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Moose on the Loose? DEEP Advises Motorists to Watch for Deer and Moose this Spring

Be watchful of increased deer and moose activity along roadways, especially during early morning and evening hours, report moose sightings to DEEP

Connecticut’s Department of Energy and Environmental Protection (DEEP) advises motorists to be watchful of increased deer and moose activity along roadways, especially during early morning and evening hours.

May and June mark the birthing period for deer and moose. Although Connecticut's moose population mainly resides in the northwestern part of the state, they can be seen in eastern Connecticut. There are two times of year in which moose become highly active, during spring when last year’s offspring disperse from the female seeking out their own habitat and during the breeding season (also known as "the rut"), running from mid-October for moose through mid-December for deer.

DEEP’s Wildlife Division urges motorists to be aware during these seasonal periods of activity and also slow down and drive defensively should a large animal, such as a deer, moose, or even a black bear, be spotted on or by the road. Because moose are darker in color and stand much higher than deer, observing reflective eye-shine from headlights is infrequent and, when struck, moose often end up impacting the windshield of vehicles. When checking the road for moose at night, look higher than you normally would for deer and reduce the speed of your vehicle. All moose, deer, and bear collisions with vehicles should be reported to local, state, or DEEP Environmental Conservation Police Officers. DEEP’s 24-hour Dispatch Center can be reached at 860-424-3333.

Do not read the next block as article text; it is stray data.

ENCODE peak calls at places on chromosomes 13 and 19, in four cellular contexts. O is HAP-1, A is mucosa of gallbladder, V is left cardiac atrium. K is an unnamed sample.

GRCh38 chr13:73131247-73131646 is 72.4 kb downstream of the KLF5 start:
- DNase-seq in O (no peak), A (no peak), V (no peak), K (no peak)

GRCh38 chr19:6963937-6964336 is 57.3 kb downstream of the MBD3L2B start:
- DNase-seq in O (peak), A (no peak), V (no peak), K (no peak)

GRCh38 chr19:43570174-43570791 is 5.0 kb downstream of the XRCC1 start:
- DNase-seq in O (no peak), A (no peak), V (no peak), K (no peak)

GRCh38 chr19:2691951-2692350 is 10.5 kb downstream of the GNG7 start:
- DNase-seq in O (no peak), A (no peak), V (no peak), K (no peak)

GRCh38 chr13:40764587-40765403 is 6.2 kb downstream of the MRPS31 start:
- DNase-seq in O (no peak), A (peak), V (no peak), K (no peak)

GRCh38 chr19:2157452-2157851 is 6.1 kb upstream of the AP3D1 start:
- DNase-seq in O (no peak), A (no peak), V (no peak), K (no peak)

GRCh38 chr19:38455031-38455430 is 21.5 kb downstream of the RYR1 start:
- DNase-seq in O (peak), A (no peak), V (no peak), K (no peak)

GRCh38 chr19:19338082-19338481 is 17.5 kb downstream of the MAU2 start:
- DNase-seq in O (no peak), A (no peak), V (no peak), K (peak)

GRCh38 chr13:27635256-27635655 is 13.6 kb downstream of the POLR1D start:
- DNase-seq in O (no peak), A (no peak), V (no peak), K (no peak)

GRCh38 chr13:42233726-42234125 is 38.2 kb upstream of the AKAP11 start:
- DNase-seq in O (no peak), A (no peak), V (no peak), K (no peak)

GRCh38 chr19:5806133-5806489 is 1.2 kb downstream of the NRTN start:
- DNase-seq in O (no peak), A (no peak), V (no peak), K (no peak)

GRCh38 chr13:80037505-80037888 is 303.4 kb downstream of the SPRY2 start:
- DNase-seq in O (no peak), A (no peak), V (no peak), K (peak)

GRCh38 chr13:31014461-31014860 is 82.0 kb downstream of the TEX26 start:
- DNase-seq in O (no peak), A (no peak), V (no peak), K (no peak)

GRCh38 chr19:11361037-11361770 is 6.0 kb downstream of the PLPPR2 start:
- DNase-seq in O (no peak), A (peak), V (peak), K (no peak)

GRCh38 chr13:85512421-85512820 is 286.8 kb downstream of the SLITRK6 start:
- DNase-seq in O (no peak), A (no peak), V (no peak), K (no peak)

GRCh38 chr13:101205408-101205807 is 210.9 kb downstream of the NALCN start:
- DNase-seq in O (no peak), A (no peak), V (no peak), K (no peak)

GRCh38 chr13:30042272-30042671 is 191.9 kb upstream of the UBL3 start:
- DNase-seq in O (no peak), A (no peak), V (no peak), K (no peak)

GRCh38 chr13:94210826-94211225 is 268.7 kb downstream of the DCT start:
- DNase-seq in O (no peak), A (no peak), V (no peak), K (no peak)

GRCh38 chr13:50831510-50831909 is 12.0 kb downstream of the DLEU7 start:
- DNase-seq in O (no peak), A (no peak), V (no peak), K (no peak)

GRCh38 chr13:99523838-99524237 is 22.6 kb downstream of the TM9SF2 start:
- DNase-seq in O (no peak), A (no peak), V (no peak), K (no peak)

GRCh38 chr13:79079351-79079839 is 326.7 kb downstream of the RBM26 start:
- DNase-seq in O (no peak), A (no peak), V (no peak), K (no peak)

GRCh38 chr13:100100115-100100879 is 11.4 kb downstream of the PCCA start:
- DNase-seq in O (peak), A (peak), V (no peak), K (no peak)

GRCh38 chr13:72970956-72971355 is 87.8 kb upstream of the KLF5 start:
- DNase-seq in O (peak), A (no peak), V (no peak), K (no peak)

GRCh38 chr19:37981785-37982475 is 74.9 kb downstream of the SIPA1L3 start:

“A recent vehicle accident involving a moose in Goshen sent a driver and two passengers to the hospital,” said Andrew LaBonte, Deer and Moose biologist for the DEEP Wildlife Division. “Moose sightings have recently been reported in the Storrs/Mansfield area, as well as in Ashford, and motorists are advised to drive with caution along Routes 32 and 44 and near Mirror Lake on Route 195,” said Andrew LaBonte, Deer and Moose biologist for the DEEP Wildlife Division.

“Over 40 moose-vehicle accidents have been reported in Connecticut between 1995 and 2021, with an average of two per year since 2002,” continued LaBonte.

Most of Connecticut is not considered ideal habitat for moose because the state’s landscape is fragmented, roadways have high traffic volume, and moose have large home ranges (approximately 10-15 square miles). Moose venturing into southern Connecticut, with high population density, road networks, and traffic volumes, pose an increased potential for human fatalities from accidents as compared to deer-vehicle accidents.

Residents throughout the state are encouraged to report moose sightings on the DEEP website here.

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